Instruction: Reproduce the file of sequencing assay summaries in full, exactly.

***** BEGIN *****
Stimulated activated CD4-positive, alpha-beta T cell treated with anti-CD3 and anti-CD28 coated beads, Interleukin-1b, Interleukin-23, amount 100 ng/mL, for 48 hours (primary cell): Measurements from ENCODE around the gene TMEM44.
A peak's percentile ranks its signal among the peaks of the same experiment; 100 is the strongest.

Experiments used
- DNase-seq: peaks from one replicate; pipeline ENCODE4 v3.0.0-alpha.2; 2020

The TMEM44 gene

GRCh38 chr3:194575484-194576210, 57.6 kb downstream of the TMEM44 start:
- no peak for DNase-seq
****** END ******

Stimulated activated CD4-positive, alpha-beta T cell treated with anti-CD3 and anti-CD28 coated beads, Interleukin-1b, Interleukin-23, amount 100 ng/mL, for 48 hours (primary cell): Measurements from ENCODE around the gene TMEM44.
A peak's percentile ranks its signal among the peaks of the same experiment; 100 is the strongest.

Experiments used
- DNase-seq: peaks from one replicate; pipeline ENCODE4 v3.0.0-alpha.2; 2020

The TMEM44 gene

GRCh38 chr3:194575484-194576210, 57.6 kb downstream of the TMEM44 start:
- no peak for DNase-seq